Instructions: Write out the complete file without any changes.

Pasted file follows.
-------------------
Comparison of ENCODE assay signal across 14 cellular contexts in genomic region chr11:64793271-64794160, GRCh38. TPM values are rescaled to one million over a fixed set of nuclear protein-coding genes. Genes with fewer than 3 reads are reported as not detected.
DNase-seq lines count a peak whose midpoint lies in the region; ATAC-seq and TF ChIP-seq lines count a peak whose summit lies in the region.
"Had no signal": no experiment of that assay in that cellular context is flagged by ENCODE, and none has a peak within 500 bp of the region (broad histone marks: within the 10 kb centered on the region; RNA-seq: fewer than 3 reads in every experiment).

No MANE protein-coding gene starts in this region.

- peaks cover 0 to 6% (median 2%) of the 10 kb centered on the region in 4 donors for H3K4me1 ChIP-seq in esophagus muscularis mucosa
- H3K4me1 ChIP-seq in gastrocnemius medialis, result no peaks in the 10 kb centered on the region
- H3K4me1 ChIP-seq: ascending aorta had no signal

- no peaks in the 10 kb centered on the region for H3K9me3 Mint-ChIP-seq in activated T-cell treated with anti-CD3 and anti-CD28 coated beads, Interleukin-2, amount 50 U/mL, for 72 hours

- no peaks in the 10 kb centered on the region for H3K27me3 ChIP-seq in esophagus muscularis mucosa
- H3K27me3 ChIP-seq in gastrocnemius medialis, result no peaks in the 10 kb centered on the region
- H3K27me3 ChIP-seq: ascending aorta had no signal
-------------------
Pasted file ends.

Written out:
Comparison of ENCODE assay signal across 14 cellular contexts in genomic region chr11:64793271-64794160, GRCh38. TPM values are rescaled to one million over a fixed set of nuclear protein-coding genes. Genes with fewer than 3 reads are reported as not detected.
DNase-seq lines count a peak whose midpoint lies in the region; ATAC-seq and TF ChIP-seq lines count a peak whose summit lies in the region.
"Had no signal": no experiment of that assay in that cellular context is flagged by ENCODE, and none has a peak within 500 bp of the region (broad histone marks: within the 10 kb centered on the region; RNA-seq: fewer than 3 reads in every experiment).

No MANE protein-coding gene starts in this region.

- peaks cover 0 to 6% (median 2%) of the 10 kb centered on the region in 4 donors for H3K4me1 ChIP-seq in esophagus muscularis mucosa
- H3K4me1 ChIP-seq in gastrocnemius medialis, result no peaks in the 10 kb centered on the region
- H3K4me1 ChIP-seq: ascending aorta had no signal

- no peaks in the 10 kb centered on the region for H3K9me3 Mint-ChIP-seq in activated T-cell treated with anti-CD3 and anti-CD28 coated beads, Interleukin-2, amount 50 U/mL, for 72 hours

- no peaks in the 10 kb centered on the region for H3K27me3 ChIP-seq in esophagus muscularis mucosa
- H3K27me3 ChIP-seq in gastrocnemius medialis, result no peaks in the 10 kb centered on the region
- H3K27me3 ChIP-seq: ascending aorta had no signal